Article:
• Samalie Nabagwisa
    Thank you Evelyn for this piece,very thought provoking and I am proud that we attended the same school and share a passion: women issues and empowerment.
  • Mary Mkoji
    Thanks quite thought provoking...... This blog has more or less similar theme with an article that was circulating on Facebook last week and how women have mastered the art of De-escalation..... Yes we need to join forces and work together. it is also important to recognize that the bigger battle is the one in the mind concerning attitude,culture and perceptions
  • Joy Eze
    Thank you for sharing,i like your write you said this is a fight for every one and I agree with you.To your question, I think we should start the engagement of this set men and and women with a strong Campaign that will be very effective globally.I really believe it is our fight,I am working and fighting to see rural women in leadership position.And I believe with our collective effort we will over come these problems.
  • Catherine wachu
    Evelyn, The question is, how do we engage men and women who feel far removed from what they have not experienced or what they do not understand? A valid good question. What is forgotten is that what affects one affects the other, with all this I appreciate the differences in both genders. There is so much in the society that puts a woman down, unequal employment opportunities, salaries/wages, among others if we held our hands as responsible men and women to support each other, the world would be a better place to live in. Thanks, it was a wonderful read.
  • Tonny Okello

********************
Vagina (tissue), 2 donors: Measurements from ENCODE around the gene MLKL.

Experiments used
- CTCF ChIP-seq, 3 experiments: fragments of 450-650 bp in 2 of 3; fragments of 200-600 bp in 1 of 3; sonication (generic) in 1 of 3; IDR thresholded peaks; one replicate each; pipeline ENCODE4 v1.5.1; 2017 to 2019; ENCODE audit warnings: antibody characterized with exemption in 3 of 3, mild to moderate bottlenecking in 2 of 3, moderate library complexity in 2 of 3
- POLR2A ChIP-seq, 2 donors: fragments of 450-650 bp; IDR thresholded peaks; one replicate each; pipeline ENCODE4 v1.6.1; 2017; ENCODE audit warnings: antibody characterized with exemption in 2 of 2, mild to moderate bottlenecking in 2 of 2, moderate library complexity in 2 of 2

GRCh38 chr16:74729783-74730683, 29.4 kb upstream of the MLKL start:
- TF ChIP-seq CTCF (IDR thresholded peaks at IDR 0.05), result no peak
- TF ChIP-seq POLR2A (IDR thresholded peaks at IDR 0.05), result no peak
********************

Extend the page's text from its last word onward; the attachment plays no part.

Thanks Evelyn Karungi for this insightful writing. No doubt many out there including me in the first place had the same thought of mind. Sometimes we don't need to wait for someone to tell something need to be done, something its personal initiative to do get something done. Perhaps, that's individuals like me and you and all others in this cause have come up independently to shade more light the issues of women empowerment. To answer your question, this is how i will put it. 1. Not being aware is not being unable. The women and men who are far removed from issues hindering women empowerment are simply not aware of these issues, we need to get them aware. The focus here is wide sensitization, massive dissemination of information using the easiest means each one of us can afford. Internet, community engagement, churches, mosques, youth gathering, schools, universities, newspapers, radio shows, companies that offer employment are all agencies that can be used to pass on the information. 2. Understanding what women empowerment is and what benefits it has. We all know most of us or most people out there do anything while looking at the benefits it comes with. When i volunteered to become a global champ for women economic empowerment the question i asked myself was; "How do i use my knowledge and experience of empowerment to change someone's life so that they benefit from my knowledge and experience?" i oppose the knowledge and experience of empowerment but of what good is it to me if i cannot transfer it to someone else? If we can all answer this question to someone out there then the mentality of how things are seen will definitely change. Additionally, benefits can be interms of impact. Women economic empowerment, what them after? What we want to make the women and men out there understand and appreciate is the impact of empowering women economically. is about about overriding their fellow men's abilities? NO! is about the women taking over responsibility from the men? NO! we need to make them realize that empowering women economically does not only relief each man, each woman , each society or country but leads to increase in productivity, household income, reduces domestic violence especially against women, and reduces dependence syndrome. Finally if i may quot this "it is not only the fight of Iranian women, it is not only the fight of Guatemalan women, it is not only the fight of Pakistani women, it is not only the fight of Chad women, it is not only the fight of Malala, it is not only the fight of women’s organizations. If those women lose, we lose too. It is our fight too" It is our fight, it is a fight we shall all we can not to lose!